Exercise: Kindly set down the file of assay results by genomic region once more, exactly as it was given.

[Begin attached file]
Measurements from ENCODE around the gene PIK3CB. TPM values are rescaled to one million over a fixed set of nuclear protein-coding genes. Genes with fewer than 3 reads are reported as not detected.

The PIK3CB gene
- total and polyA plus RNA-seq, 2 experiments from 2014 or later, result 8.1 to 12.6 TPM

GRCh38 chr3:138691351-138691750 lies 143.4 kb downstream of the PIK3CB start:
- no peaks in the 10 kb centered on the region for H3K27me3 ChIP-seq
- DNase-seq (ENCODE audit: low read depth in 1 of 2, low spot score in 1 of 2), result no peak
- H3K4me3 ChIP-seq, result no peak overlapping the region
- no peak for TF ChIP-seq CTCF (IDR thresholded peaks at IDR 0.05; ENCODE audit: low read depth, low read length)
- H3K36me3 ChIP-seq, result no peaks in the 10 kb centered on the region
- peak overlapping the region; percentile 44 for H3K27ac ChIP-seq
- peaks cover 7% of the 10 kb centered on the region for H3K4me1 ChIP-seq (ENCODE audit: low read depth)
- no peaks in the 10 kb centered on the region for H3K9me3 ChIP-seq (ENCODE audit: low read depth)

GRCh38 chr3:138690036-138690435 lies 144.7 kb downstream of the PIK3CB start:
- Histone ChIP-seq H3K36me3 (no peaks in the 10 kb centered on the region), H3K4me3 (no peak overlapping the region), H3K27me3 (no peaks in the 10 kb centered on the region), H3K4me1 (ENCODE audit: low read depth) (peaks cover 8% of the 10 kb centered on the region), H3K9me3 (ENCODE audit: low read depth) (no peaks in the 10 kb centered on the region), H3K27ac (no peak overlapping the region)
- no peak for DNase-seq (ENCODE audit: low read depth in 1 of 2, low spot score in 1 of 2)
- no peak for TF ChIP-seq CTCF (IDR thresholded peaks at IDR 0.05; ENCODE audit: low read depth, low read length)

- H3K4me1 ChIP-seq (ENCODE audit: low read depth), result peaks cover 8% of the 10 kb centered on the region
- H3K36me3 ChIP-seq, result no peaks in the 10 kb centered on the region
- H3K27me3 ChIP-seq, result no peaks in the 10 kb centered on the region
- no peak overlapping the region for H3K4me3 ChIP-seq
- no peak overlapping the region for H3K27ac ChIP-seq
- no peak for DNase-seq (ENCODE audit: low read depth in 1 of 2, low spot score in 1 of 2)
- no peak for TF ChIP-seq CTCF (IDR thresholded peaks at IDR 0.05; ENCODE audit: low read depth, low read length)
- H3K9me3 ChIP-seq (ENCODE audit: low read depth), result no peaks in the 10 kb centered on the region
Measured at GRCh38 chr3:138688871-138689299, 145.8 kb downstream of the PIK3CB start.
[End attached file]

Measurements from ENCODE around the gene PIK3CB. TPM values are rescaled to one million over a fixed set of nuclear protein-coding genes. Genes with fewer than 3 reads are reported as not detected.

The PIK3CB gene
- total and polyA plus RNA-seq, 2 experiments from 2014 or later, result 8.1 to 12.6 TPM

GRCh38 chr3:138691351-138691750 lies 143.4 kb downstream of the PIK3CB start:
- no peaks in the 10 kb centered on the region for H3K27me3 ChIP-seq
- DNase-seq (ENCODE audit: low read depth in 1 of 2, low spot score in 1 of 2), result no peak
- H3K4me3 ChIP-seq, result no peak overlapping the region
- no peak for TF ChIP-seq CTCF (IDR thresholded peaks at IDR 0.05; ENCODE audit: low read depth, low read length)
- H3K36me3 ChIP-seq, result no peaks in the 10 kb centered on the region
- peak overlapping the region; percentile 44 for H3K27ac ChIP-seq
- peaks cover 7% of the 10 kb centered on the region for H3K4me1 ChIP-seq (ENCODE audit: low read depth)
- no peaks in the 10 kb centered on the region for H3K9me3 ChIP-seq (ENCODE audit: low read depth)

GRCh38 chr3:138690036-138690435 lies 144.7 kb downstream of the PIK3CB start:
- Histone ChIP-seq H3K36me3 (no peaks in the 10 kb centered on the region), H3K4me3 (no peak overlapping the region), H3K27me3 (no peaks in the 10 kb centered on the region), H3K4me1 (ENCODE audit: low read depth) (peaks cover 8% of the 10 kb centered on the region), H3K9me3 (ENCODE audit: low read depth) (no peaks in the 10 kb centered on the region), H3K27ac (no peak overlapping the region)
- no peak for DNase-seq (ENCODE audit: low read depth in 1 of 2, low spot score in 1 of 2)
- no peak for TF ChIP-seq CTCF (IDR thresholded peaks at IDR 0.05; ENCODE audit: low read depth, low read length)

- H3K4me1 ChIP-seq (ENCODE audit: low read depth), result peaks cover 8% of the 10 kb centered on the region
- H3K36me3 ChIP-seq, result no peaks in the 10 kb centered on the region
- H3K27me3 ChIP-seq, result no peaks in the 10 kb centered on the region
- no peak overlapping the region for H3K4me3 ChIP-seq
- no peak overlapping the region for H3K27ac ChIP-seq
- no peak for DNase-seq (ENCODE audit: low read depth in 1 of 2, low spot score in 1 of 2)
- no peak for TF ChIP-seq CTCF (IDR thresholded peaks at IDR 0.05; ENCODE audit: low read depth, low read length)
- H3K9me3 ChIP-seq (ENCODE audit: low read depth), result no peaks in the 10 kb centered on the region
Measured at GRCh38 chr3:138688871-138689299, 145.8 kb downstream of the PIK3CB start.